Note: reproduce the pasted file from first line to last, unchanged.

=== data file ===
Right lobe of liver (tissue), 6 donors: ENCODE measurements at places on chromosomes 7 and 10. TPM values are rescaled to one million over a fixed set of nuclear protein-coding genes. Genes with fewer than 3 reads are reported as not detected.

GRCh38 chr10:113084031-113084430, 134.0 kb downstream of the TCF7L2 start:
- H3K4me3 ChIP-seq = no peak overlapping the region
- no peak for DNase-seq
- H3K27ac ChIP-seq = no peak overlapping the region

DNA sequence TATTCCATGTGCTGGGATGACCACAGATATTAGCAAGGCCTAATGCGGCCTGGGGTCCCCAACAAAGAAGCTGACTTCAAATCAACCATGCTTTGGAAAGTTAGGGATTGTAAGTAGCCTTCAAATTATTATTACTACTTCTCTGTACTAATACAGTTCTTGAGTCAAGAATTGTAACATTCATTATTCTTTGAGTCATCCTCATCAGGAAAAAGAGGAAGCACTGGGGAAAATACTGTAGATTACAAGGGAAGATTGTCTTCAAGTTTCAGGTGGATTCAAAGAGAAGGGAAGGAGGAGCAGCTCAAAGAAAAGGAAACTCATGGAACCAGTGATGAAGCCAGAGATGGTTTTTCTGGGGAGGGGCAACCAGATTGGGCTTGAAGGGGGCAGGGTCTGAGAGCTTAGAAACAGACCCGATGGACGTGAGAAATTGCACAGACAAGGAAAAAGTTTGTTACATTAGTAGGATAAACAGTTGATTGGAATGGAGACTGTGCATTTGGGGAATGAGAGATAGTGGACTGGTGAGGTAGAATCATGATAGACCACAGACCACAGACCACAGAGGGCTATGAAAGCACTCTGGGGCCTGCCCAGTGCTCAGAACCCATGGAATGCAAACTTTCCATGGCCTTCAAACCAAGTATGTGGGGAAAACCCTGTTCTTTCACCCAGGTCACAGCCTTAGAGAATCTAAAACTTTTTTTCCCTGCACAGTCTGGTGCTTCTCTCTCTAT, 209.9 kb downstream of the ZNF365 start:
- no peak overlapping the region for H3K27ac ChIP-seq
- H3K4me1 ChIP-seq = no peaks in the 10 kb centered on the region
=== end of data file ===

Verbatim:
Right lobe of liver (tissue), 6 donors: ENCODE measurements at places on chromosomes 7 and 10. TPM values are rescaled to one million over a fixed set of nuclear protein-coding genes. Genes with fewer than 3 reads are reported as not detected.

GRCh38 chr10:113084031-113084430, 134.0 kb downstream of the TCF7L2 start:
- H3K4me3 ChIP-seq = no peak overlapping the region
- no peak for DNase-seq
- H3K27ac ChIP-seq = no peak overlapping the region

DNA sequence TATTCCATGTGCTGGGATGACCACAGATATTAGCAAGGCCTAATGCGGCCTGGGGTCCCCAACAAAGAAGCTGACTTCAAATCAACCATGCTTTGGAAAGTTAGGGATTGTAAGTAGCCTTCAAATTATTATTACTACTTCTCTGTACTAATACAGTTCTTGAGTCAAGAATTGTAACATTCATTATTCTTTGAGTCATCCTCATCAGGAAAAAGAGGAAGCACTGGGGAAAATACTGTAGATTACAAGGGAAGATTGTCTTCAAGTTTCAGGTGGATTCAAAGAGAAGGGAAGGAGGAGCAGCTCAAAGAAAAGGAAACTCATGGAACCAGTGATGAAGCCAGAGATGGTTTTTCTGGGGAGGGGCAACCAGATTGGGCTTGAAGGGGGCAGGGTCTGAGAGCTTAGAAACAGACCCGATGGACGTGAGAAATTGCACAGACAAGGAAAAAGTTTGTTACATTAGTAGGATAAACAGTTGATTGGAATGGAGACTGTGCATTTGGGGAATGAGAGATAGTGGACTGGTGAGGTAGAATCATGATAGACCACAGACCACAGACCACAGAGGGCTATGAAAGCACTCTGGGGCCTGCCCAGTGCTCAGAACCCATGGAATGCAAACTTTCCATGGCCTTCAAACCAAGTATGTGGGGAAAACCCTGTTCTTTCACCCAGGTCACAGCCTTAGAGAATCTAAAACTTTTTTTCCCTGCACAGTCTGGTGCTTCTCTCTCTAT, 209.9 kb downstream of the ZNF365 start:
- no peak overlapping the region for H3K27ac ChIP-seq
- H3K4me1 ChIP-seq = no peaks in the 10 kb centered on the region